- Thiol Modifiers—A thiol group can be used to attach an oligonucleotide to a variety of fluorescent and nonfluorescent moieties or surfaces. Oligos containing thiol modifiers are shipped in their oxidized (disulfide) form and require chemical reduction by dithiothreitol (DTT) or Tris (2-carboxyethyl) phosphine (TCEP) prior to use. Dithiol can be inserted into an oligonucleotide at the 5’ position, the 3’ position or internally. Each insertion results in two SH groups available for coupling with ligands or surfaces (linkage to gold surfaces is one popular application). The dithiol phosphoramidite (DTPA) modification can be inserted in series so that 2, or even 3, groups can be positioned adjacent to each other to increase efficiency of ligand/surface interactions.
Fluorophores can be sorted on the website by freedom of use, parent chemical structure, or excitation/emission wavelengths. For example, 5’ FAM is free of licensing restrictions, is derived from fluorescein, and has a peak emission wavelength at 520 nm.
These are molecules that are capable of absorbing light energy and releasing it as heat. Quenchers should be paired with a fluorophore that emits light in the optimum absorbance range of the quencher. Iowa Black® RQ (absorbance range: 500–700 nm) is best suited for dyes that emit at longer wavelengths such as Cy5, while Iowa Black® FQ (absorbance range: 420–620 nm) is better for shorter wavelength dyes such as FAM, TET, or HEX.
Spacers can be used to create distance between a functional moiety and the hybridizing region of an oligonucleotide. Spacers are also often used when there is a concern about steric hindrance between the oligonucleotide and the desired functional group interaction or as a blocking group when oligonucleotide extension is not desired (for example, in a synthetic template). Many spacers are units of ethylene glycol, referred to as polyethylene glycol (PEG) spacers. Spacer 18 has six successive PEG units. Spacer C3 comprises 3 successive ethyl groups (not ethylene glycol). dSpacer is an abasic site that is useful for maintaining nucleotide spacing.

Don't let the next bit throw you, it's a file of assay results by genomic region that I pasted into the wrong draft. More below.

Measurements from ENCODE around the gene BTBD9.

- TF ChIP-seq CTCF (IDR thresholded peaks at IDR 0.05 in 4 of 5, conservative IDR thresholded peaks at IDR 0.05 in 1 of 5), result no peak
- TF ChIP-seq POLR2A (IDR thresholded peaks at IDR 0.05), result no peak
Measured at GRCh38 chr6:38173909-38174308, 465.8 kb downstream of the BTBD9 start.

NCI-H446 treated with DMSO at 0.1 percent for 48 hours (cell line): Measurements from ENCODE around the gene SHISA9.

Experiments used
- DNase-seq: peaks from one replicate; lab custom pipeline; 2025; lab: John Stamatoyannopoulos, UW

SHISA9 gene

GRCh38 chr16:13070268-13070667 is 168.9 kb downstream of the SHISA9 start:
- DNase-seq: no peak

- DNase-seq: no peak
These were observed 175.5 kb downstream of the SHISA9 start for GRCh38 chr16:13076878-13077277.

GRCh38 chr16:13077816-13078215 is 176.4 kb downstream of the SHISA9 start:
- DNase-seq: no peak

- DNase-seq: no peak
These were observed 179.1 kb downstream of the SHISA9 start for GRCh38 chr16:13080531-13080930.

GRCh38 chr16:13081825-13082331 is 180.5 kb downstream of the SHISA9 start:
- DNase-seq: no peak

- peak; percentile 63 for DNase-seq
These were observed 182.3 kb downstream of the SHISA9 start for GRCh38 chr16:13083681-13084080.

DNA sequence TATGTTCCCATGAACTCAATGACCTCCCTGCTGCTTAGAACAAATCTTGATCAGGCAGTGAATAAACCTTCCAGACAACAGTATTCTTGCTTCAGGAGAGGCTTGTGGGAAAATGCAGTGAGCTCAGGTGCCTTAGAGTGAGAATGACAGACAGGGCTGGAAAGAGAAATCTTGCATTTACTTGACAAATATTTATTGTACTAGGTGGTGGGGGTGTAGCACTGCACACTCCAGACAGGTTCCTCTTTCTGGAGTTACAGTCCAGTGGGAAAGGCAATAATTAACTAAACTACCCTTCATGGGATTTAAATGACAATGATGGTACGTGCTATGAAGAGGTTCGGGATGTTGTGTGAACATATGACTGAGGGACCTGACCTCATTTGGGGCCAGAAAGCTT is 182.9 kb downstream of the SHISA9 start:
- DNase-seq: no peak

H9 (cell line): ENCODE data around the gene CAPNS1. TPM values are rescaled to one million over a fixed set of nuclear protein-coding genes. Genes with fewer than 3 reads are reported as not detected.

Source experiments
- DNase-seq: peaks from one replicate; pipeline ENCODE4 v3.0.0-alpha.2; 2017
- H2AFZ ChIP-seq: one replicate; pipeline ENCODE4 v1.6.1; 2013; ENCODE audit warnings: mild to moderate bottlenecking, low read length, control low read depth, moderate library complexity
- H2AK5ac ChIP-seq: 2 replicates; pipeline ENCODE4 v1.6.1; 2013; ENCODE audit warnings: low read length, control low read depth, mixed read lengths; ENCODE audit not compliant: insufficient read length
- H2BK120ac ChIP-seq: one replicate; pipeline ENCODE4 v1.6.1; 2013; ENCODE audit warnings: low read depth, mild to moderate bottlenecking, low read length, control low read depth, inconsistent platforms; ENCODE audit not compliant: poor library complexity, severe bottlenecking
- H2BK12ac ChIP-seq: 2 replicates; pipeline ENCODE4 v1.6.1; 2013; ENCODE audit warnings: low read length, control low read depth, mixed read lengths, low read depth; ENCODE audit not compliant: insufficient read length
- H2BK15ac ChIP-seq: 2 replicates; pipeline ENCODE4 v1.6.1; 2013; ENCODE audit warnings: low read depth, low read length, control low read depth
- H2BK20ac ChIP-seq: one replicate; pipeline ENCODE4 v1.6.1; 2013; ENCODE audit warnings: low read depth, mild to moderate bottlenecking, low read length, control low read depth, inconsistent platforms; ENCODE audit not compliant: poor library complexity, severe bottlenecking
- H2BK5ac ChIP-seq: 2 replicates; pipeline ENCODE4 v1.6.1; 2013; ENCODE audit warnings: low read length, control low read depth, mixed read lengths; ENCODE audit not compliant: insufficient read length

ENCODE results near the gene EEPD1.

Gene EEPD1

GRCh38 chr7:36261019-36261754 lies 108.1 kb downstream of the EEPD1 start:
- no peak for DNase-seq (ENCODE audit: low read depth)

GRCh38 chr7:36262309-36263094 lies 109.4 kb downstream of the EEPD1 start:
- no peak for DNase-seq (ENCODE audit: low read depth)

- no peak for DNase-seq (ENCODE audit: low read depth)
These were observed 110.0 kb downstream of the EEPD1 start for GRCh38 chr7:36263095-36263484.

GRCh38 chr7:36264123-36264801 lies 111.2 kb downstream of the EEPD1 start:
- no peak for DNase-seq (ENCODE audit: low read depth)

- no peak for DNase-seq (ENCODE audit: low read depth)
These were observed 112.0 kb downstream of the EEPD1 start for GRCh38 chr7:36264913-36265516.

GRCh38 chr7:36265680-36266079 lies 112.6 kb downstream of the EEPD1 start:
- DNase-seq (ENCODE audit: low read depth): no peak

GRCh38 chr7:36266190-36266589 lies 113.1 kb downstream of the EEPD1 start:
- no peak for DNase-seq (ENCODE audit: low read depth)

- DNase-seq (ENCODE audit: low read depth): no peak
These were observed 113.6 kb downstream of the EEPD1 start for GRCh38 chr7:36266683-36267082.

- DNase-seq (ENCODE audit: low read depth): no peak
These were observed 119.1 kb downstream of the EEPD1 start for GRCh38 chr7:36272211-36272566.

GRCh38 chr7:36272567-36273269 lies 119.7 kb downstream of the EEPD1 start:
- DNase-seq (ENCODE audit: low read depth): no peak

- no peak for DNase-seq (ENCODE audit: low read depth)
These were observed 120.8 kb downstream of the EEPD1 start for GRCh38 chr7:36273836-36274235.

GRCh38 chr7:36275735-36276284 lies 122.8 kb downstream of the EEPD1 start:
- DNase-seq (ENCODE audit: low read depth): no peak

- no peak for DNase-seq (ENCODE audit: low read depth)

This is a very broad category in which different base modifications are introduced to serve a specific purpose. Some uses include cross-linking, duplex stabilization, and nuclease resistance. To select a modification for your application:
IDT Customer Care is always available to guide you through the selection process. Also, contact IDT Customer Care for inquiries about modified bases that may not be listed.
- Choose a category based on function.
- Start with the simplest version within the category.
The phosphorothioate (PS) bond substitutes a sulfur atom for a non-bridging oxygen in the phosphate backbone of an oligo. This modification renders the internucleotide linkage resistant to nuclease degradation. Phosphorothioates can be introduced at either the 5’- or 3’-end of the oligonucleotide to inhibit exonuclease degradation. In antisense oligonucleotides, phosphorothioates are also introduced internally to limit nucleic acid digestion by endonucleases.
Click chemistry is a novel class of attachment chemistry that joins small chemical subunits in a modular fashion. For a detailed description, see the article, Click chemistry-generated internal dye-labeled oligonucleotides
Authors: Jessica Alexander is Vice President of Specialty Manufacturing Services at IDT. Michael Kammerer is the Manager of Platinum HPLC.